A Google Earth map with GPS tracking data for a ski tour on the backcountry network at Bolton Valley Ski Resort in Vermont
A Google Earth map with GPS tracking data of today’s tour on the Bolton Valley backcountry network

Bolton Valley, VT 05JAN2020

An image of a snowcat and the base area of Timberline at Bolton Valley Ski Resort in Vermont
An image of the Wood's Hole area with fresh snow at Bolton Valley Ski Resort in Vermont
The beautiful snowy scene at Wood’s Hole today

Since yesterday morning, Winter Storm Henry has been bringing snow to our area, and Bolton Valley reported several new inches as of this morning.  With the passage of the system came some wind however, which was enough to keep the Vista Quad on hold.  Watching the Bolton Valley Live Web Cam from home, we could see that the Vista Quad closure led to long lines for the Mid Mountain Chair and Snowflake Chair.  My colleague Stephen said that he’d been skiing in the morning, but the lift lines grew to 30 minutes as more people arrived and he’d eventually decided to call it a day.

Our family had planned to head up for some lift-served runs this afternoon, but the wind hold made that impractical and I ended up heading to the mountain to skin up for some turns instead.  I figured this latest storm would be just about enough to get Timberline in reasonable shape for turns, so with the crowds at the main mountain, I decided to check it out.

“In general, I found 6 to 7 inches of powder in protected areas along the route, which was enough for mostly bottomless turns on low and moderate angle terrain.”

The main skin route on Twice as Nice was well established, but I could see that in general the west-facing trails had seen just a bit too much wind to provide really nice turns.  Having seen that, I ended up descending by the more protected Wood’s Hole and Brandywine route, and that worked out well.  In general, I found 6 to 7 inches of powder in protected areas along the route, which was enough for mostly bottomless turns on low and moderate angle terrain.

We’ve got yet another modest system coming through the area tomorrow, so that should bring conditions up another notch.

Bolton Valley, VT 07DEC2019

An image of fluffy upslope snow from an early December Alberta Clipper system at Bolton Valley Ski Resort in Vermont
An image showing the snowpack depth around mid mountain in early December at Bolton Valley Ski Resort in Vermont
Checking the depth of the snowpack today at around 2,600′ near Mid Mountain. Total depth was around 27″, with about 20″ of it being powder from recent storms.

Last weekend, Winter Storm Ezekiel brought some hefty snowfall to the Northeastern U.S., with totals exceeding two feet in areas around Albany, NY and Southern Vermont.  Up here in the northern part of the state we only picked up a few inches of snow from the storm, with totals falling off to almost nothing near the international border in a total reversal of the usual trend.

A couple of smaller, Alberta Clipper-style systems came through the area this week though, with the second one being especially potent as it interacted with the Northern GreensBy this morning we’d already picked up 5 to 6 inches of pristine powder at the house, and Bolton Valley was reporting 9 inches in the past 24 hours.  We’re known for getting plenty of dry, “Champlain Powder™” here in the Northern Greens, but this snow was way up there on the quality scale.  My analyses at the house were revealing snow to water ratios of 50 to 1, and even as high as 85 to 1, so that’s incredibly dry powder with just 1 to 2% H2O content.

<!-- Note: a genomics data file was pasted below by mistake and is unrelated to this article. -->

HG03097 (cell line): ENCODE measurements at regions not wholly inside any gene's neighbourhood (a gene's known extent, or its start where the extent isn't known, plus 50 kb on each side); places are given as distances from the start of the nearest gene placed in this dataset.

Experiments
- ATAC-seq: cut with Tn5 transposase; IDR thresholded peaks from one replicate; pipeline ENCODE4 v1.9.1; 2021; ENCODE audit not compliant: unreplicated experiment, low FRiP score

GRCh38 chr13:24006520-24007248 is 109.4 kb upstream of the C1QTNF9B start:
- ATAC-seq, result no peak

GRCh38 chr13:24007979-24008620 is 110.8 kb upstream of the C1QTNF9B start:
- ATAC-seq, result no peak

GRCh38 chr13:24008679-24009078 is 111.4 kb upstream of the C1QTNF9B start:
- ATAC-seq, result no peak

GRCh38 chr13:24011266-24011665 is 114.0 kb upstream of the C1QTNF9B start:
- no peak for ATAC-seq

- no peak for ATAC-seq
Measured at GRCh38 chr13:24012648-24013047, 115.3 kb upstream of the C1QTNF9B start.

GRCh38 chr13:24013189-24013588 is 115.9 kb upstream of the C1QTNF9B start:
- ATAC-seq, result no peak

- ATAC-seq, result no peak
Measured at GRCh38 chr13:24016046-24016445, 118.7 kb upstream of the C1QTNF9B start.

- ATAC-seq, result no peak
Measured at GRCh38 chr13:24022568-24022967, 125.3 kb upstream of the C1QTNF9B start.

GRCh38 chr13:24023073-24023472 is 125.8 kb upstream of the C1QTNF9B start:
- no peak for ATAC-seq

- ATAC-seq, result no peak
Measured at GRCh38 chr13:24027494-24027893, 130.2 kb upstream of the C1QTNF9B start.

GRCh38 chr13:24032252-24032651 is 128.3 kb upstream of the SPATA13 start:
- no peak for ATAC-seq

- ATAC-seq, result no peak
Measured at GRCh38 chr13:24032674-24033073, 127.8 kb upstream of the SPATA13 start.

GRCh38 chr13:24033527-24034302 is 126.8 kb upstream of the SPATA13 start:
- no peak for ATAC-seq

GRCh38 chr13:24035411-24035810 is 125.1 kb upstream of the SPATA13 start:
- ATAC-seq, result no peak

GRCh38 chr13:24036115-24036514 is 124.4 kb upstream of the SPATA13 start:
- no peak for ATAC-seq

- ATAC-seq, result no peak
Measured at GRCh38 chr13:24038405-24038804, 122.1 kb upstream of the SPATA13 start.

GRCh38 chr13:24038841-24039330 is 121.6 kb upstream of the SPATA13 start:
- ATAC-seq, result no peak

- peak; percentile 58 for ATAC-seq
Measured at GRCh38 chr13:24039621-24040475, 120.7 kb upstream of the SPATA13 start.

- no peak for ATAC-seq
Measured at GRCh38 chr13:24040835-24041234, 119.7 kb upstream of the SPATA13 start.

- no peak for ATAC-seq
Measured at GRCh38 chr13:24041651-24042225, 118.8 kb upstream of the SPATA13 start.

“My analyses at the house were revealing snow to water ratios of 50 to 1, and even as high as 85 to 1, so that’s incredibly dry powder with just 1 to 2% H2O content.”

The upslope snowfall on the back side of the Clipper looked like it would continue all day today, so I decided it was time for a quick trip up to the mountain to check out the new powder.  Thanks to our cold November temperatures, Bolton Valley has actually been open for a couple of weeks now, and I hadn’t even picked up my season’s pass yet because I’ve been so busy.  E and D were both a bit under the weather, and T was at work, so unfortunately they’ll have to wait until another trip to get themselves set up with their passes.

An image from outside the Village Cafe area at Bolton Valley Ski Resort in VermontI was worried about a long wait to get my season’s pass, but once up at the mountain it turned out that picking it up was very quick.  While I was walking toward the lodge from my car, I ran into a member of the resort staff who was checking in with everyone about picking up their passes.  For pick up, he said to head right toward the Village Café, and they’d take care of everything.  Indeed, there was only one person ahead of me picking up their pass, and it was very quick.  The process of pick up and filling out the waiver was all done very efficiently on a handheld, wireless iPad-type device, and there was plenty of nice seating on couches in the lobby area so you could have a seat while you finished off the process.

Of course the greatest part of picking up my pass this year was the fact that Bolton has gone RFID!!!  Dylan and I suspected it when we saw electronic gates by the lifts during a ski tour last month, but I can definitely say it’s for real.  It’s so nice to be able to just stick the pass in my pocked (my Arc’teryx Sidewinder Jacket has a pocket on the sleeve that works perfectly) and I never have to mess with getting it out at the lifts.  I tested out my pass at the Mid Mountain Chair and the process was perfectly smooth.

An image of snow falling in the Village Circle area during an early December snowfall at Bolton Valley Ski Resort in Vermont